In this program, trained student observers with a passion for teaching are paired with faculty members throughout a semester. Student consultants observe their partner’s course, meet with her or him regularly, and develop a dialogue in the interest of improving the course.
Focused on reflective growth
The goal of the program is to support faculty as they reflect upon, and develop, their teaching. For the partnerships to succeed, it is essential that participants feel safe and supported while they engage in critical reflection on and dialogue about teaching and learning. Thus student consultants’ observations in this program are completely separate from the promotion and tenure and student evaluation processes.
The power of dialogue
Every faculty-student partnership evolves based on the personalities of the faculty member and student consultant, the kinds of experience both have had with teaching and learning, the particular class under study, and other variables. Student consultants do not have the answers to perennial pedagogical challenges and so neither faculty, nor students, should expect that the input they offer is definitive. Rather, it is part of an ongoing conversation.
Consultants are hired after a rigorous selection process including nomination by faculty, submission of written application materials and references, and interview with the TLI Directors and an existing consultant. Their first semester is dedicated to training (including short readings, a mentoring relationship with an existing consultant, and on-the-job learning via a short-term partnership). At all times consultants strive to demonstrate empathy, a genuine concern for learning, and professionalism.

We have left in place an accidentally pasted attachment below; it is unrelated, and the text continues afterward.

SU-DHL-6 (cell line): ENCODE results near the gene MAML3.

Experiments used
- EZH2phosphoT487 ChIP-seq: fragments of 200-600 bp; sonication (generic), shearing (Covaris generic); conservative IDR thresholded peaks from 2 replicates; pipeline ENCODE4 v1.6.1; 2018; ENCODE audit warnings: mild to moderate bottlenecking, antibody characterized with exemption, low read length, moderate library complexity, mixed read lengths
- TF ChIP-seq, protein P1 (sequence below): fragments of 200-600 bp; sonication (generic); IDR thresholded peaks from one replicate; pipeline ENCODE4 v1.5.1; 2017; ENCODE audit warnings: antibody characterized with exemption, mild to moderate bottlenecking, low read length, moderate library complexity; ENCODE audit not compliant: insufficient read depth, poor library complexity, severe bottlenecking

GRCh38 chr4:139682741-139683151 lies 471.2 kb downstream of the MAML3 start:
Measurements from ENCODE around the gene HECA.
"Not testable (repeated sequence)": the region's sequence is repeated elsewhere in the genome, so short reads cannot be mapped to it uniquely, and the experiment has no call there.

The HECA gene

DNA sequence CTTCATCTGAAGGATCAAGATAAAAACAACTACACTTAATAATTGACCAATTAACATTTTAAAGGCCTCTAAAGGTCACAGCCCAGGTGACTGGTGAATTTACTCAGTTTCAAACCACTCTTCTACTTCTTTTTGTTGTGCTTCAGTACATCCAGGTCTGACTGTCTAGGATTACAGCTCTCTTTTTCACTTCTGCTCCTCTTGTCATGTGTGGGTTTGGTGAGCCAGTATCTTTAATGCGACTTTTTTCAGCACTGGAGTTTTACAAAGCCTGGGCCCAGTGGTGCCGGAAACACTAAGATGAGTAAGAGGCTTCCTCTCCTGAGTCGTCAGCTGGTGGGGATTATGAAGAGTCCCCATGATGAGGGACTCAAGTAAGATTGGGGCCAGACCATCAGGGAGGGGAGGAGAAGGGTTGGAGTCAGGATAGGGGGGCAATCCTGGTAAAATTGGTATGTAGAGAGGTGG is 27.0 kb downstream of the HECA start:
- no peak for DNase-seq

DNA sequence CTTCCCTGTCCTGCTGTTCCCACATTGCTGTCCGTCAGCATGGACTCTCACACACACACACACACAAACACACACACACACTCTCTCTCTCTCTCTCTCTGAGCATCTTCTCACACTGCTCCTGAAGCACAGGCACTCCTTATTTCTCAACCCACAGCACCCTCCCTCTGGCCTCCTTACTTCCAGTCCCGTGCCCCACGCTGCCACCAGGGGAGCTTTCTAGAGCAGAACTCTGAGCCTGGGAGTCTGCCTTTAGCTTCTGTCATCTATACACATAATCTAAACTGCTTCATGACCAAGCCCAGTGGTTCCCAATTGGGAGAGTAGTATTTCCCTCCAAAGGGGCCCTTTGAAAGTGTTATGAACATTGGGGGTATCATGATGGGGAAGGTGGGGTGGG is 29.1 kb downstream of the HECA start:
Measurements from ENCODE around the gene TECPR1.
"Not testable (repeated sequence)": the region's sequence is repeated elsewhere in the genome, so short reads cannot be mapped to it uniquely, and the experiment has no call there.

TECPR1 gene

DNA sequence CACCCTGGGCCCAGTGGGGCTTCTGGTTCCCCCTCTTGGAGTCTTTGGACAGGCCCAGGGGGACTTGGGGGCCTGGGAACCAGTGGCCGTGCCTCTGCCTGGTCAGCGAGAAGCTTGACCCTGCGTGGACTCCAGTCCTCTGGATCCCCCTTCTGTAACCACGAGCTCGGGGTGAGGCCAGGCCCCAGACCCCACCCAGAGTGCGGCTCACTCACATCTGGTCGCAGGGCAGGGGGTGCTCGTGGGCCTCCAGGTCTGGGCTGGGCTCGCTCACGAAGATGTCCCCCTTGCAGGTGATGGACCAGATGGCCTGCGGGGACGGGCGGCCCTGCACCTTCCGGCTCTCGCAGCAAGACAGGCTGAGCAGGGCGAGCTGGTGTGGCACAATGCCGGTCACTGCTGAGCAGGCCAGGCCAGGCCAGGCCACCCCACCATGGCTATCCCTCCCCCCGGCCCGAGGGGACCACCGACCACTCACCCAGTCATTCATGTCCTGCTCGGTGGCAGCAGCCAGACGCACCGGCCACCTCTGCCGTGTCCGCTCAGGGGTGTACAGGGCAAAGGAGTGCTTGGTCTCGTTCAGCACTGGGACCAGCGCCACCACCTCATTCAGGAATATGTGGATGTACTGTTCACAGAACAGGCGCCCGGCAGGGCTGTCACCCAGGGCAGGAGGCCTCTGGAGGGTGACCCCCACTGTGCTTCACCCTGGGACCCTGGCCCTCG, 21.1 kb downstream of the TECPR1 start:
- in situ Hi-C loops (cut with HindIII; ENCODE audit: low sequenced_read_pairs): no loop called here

The TLI Directors will solicit interest in student consultant partnerships from faculty at the end of each semester for the upcoming term. All faculty are eligible to participate.
A student consultant’s perspective
Who are we?
In class, we are flies on the wall, making detailed notes about instructional practices, student responses, and so much more.
In partnership meetings, we are friends who work with professors to determine what may be working for the class and what may not be successful.
In general, we offer professors suggestions as to why an activity may have been positive or negative.
What do we do?
We have the privilege of facilitating connections between professors and students.
We are able to provide a new perspective for our TLC partner.
We are windows for our professors to see students’ perspectives on the class.
We observe, reflect, and offer support, explanations, activities, solutions, and further questions.
What DON’T we do?
We do not impose any one teaching model on faculty.
We do not have the power to change the class based on our reflections and suggestions.
We are not there to determine whether or not a professor is a good or bad teacher.
We do not have any say in the promotion or tenure process; our comments are 100% confidential.
(Jessica Neuman, Class of 2013)